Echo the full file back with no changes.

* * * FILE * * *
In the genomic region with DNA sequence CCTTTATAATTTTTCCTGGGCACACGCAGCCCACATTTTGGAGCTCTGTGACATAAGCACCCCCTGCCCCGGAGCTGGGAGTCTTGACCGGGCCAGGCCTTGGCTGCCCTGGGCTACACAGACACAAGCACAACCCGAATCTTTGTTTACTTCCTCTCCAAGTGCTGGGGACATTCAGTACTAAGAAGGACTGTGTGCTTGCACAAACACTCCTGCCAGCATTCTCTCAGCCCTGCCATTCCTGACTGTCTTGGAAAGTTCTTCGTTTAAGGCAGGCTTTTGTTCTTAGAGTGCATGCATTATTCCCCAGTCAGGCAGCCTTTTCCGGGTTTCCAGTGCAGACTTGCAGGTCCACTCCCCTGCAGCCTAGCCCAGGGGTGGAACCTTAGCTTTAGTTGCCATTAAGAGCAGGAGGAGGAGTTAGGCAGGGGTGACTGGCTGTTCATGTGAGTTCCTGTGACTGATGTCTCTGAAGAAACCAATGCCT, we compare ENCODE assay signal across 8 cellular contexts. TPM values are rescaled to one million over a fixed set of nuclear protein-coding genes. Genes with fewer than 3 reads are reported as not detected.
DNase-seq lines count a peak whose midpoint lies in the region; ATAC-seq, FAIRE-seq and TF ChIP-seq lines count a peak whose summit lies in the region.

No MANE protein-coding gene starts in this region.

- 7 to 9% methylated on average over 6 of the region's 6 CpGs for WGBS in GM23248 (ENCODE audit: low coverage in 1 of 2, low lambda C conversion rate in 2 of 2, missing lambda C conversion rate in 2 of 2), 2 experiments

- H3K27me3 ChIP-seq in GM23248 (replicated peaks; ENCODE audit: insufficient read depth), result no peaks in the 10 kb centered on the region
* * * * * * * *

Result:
In the genomic region with DNA sequence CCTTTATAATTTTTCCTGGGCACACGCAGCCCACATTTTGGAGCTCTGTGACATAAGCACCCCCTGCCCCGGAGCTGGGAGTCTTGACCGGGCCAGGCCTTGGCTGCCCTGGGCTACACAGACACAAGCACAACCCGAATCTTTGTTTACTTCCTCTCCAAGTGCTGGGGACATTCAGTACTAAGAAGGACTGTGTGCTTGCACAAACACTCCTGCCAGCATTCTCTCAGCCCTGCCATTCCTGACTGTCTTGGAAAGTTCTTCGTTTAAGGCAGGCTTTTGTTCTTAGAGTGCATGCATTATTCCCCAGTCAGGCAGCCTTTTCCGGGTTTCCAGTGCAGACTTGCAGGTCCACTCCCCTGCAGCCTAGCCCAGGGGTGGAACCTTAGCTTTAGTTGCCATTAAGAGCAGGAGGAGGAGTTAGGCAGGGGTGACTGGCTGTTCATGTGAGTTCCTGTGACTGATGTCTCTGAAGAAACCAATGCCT, we compare ENCODE assay signal across 8 cellular contexts. TPM values are rescaled to one million over a fixed set of nuclear protein-coding genes. Genes with fewer than 3 reads are reported as not detected.
DNase-seq lines count a peak whose midpoint lies in the region; ATAC-seq, FAIRE-seq and TF ChIP-seq lines count a peak whose summit lies in the region.

No MANE protein-coding gene starts in this region.

- 7 to 9% methylated on average over 6 of the region's 6 CpGs for WGBS in GM23248 (ENCODE audit: low coverage in 1 of 2, low lambda C conversion rate in 2 of 2, missing lambda C conversion rate in 2 of 2), 2 experiments

- H3K27me3 ChIP-seq in GM23248 (replicated peaks; ENCODE audit: insufficient read depth), result no peaks in the 10 kb centered on the region